Feeding the world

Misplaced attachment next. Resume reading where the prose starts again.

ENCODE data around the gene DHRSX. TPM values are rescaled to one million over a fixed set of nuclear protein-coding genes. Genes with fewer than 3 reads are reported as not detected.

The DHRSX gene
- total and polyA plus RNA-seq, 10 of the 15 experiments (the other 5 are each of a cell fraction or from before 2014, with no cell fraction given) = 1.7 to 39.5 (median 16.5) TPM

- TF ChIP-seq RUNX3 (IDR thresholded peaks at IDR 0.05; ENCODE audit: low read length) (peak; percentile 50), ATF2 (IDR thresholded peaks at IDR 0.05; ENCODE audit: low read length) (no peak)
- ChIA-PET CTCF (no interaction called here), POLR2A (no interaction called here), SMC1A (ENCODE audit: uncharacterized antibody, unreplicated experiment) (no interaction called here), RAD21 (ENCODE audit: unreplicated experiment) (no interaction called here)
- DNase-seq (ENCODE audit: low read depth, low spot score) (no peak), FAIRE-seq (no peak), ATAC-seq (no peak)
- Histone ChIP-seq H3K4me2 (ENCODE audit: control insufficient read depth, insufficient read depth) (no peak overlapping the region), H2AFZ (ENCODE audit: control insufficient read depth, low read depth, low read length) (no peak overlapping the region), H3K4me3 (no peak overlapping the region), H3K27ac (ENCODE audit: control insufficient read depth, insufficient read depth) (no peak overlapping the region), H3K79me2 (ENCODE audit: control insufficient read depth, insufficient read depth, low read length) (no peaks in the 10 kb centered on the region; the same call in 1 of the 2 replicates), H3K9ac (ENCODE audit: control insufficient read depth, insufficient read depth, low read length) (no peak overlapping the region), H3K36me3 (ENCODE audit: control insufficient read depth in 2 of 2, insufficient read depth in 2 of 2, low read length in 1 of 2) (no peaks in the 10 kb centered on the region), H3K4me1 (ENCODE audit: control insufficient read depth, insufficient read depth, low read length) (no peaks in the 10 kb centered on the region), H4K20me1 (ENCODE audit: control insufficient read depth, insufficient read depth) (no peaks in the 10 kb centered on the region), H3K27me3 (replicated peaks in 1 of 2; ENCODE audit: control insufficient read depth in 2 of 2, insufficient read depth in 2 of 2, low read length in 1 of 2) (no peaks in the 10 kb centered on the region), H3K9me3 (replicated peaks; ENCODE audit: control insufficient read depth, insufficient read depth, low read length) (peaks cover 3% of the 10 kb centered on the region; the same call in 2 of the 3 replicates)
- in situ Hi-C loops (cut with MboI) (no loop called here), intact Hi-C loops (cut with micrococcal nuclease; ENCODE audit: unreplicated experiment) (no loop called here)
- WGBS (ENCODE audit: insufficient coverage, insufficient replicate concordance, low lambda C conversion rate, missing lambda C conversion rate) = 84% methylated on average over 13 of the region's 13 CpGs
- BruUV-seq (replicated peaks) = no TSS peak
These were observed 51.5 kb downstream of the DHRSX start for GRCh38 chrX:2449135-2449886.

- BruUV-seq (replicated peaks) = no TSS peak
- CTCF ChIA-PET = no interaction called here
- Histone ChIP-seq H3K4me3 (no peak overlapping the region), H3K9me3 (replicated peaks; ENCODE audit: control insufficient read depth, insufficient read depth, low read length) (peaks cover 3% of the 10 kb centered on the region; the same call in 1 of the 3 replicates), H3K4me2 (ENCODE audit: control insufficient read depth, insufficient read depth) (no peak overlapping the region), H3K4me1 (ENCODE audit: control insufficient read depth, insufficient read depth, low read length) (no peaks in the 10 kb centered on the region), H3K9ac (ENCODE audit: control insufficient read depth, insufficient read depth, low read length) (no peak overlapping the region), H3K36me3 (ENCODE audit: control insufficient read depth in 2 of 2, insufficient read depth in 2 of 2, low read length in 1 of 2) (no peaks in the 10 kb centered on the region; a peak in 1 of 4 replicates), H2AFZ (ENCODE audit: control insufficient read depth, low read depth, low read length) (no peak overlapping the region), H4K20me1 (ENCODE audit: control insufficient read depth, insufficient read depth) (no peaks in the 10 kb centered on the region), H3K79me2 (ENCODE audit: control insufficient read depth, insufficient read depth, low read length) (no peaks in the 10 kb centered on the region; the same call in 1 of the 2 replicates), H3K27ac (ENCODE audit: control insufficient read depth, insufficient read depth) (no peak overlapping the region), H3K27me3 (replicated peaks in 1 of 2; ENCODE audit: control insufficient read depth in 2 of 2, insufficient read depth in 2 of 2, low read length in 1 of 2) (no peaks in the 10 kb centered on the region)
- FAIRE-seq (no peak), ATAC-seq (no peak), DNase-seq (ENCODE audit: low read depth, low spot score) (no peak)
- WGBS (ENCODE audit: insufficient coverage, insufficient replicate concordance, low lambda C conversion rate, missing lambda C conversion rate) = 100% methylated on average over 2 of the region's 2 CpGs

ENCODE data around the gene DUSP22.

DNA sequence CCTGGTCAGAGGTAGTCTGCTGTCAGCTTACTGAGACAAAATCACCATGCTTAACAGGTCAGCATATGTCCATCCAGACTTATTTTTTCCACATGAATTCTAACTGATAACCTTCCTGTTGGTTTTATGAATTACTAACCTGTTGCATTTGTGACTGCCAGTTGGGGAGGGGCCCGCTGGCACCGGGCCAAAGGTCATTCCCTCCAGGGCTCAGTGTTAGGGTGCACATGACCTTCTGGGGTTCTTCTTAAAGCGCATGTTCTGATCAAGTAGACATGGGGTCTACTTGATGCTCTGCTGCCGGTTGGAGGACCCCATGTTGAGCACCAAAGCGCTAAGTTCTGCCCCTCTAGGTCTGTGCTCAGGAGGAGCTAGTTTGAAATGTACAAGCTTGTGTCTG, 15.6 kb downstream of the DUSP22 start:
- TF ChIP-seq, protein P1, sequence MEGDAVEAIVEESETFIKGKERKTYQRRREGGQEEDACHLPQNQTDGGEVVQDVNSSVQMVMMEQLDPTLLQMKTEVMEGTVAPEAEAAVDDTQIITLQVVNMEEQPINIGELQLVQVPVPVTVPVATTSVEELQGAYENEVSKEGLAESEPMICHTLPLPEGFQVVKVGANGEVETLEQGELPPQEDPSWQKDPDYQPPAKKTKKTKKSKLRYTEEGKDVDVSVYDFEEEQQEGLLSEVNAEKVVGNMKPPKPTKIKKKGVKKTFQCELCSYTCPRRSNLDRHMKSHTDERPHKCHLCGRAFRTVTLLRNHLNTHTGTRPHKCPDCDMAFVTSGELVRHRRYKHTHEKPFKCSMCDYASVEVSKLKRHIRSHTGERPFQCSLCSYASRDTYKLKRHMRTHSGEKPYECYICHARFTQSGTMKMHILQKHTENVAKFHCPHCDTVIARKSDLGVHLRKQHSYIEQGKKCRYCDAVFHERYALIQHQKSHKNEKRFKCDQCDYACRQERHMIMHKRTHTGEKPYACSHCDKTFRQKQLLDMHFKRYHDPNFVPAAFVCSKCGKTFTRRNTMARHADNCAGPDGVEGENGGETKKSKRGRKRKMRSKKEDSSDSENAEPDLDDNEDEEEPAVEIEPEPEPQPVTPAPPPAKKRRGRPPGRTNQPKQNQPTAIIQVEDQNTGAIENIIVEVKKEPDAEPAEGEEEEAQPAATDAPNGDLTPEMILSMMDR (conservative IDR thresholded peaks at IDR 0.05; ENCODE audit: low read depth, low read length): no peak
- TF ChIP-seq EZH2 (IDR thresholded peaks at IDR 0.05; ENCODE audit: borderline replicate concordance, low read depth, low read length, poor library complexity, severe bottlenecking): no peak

Last Saturday I went to the Not the G8 1 day conference at Leeds Uni run by the World Development Movement. The day was roughly scheduled to coincide with this year’s G8 summit to be held on the 17th and 18th June in Northern Ireland.  As one of several pre-summit events, on the 8th June Cameron hosted a G8 Nutrition for Growth: Beating Hunger through Business and Science. The first speaker at the Not The G8 event, Raj Patel, used Cameron’s speech to illustrate and critique the sort of policy being promoted as “Diet Coke Plus” Politics. The general thrust of the G8 event was to decouple problems of nutrition from poverty and promote technocratic big business and market based food programmes. The World Development Movement has been pointing out the often disastrous limitations of this approach and organising actions against it for many years. This is an area which interests me a great deal and I would like to follow up on some of the ideas, practices and policies set out at the conference. This post is just a note and a record of a couple of resources I will be looking at. One is the International Assessment of Agricultural Knowledge, Science and Technology for Development report from 2008 that demonstrates that a corporate business as usual model of agricultural development will not solve problems of poverty, food security for billions of people or malnutrition and in any case it is environmentally unsustainable. This has had an ambivalent reception from many western governments. The other report is the Global Food; Waste Not, Want Not report published in January 2013 by the Institution of Mechanical Engineers. This makes the claim that up to 50% of food produced to feed us does not reach human stomachs. The current world population is just over 7 billion and is forecast, according to the UN, to increase to between 8 and 10 billion by 2050. One authoritative model predicts that the world population will reach a maximum round about 2050 and thereafter remain fairly steady or even decline. Either way, if no food, at current levels of production, was wasted we already produce enough to feed 14 billion. In fact, as the UN reports, we are currently producing more calories of food per head of the world population than ever before, more than enough for each individual. The problem of malnutrition is clearly one of waste and distribution rather than production.  But there is a lot more at stake when critiquing current dominant food policies – politically, culturally and ethically.


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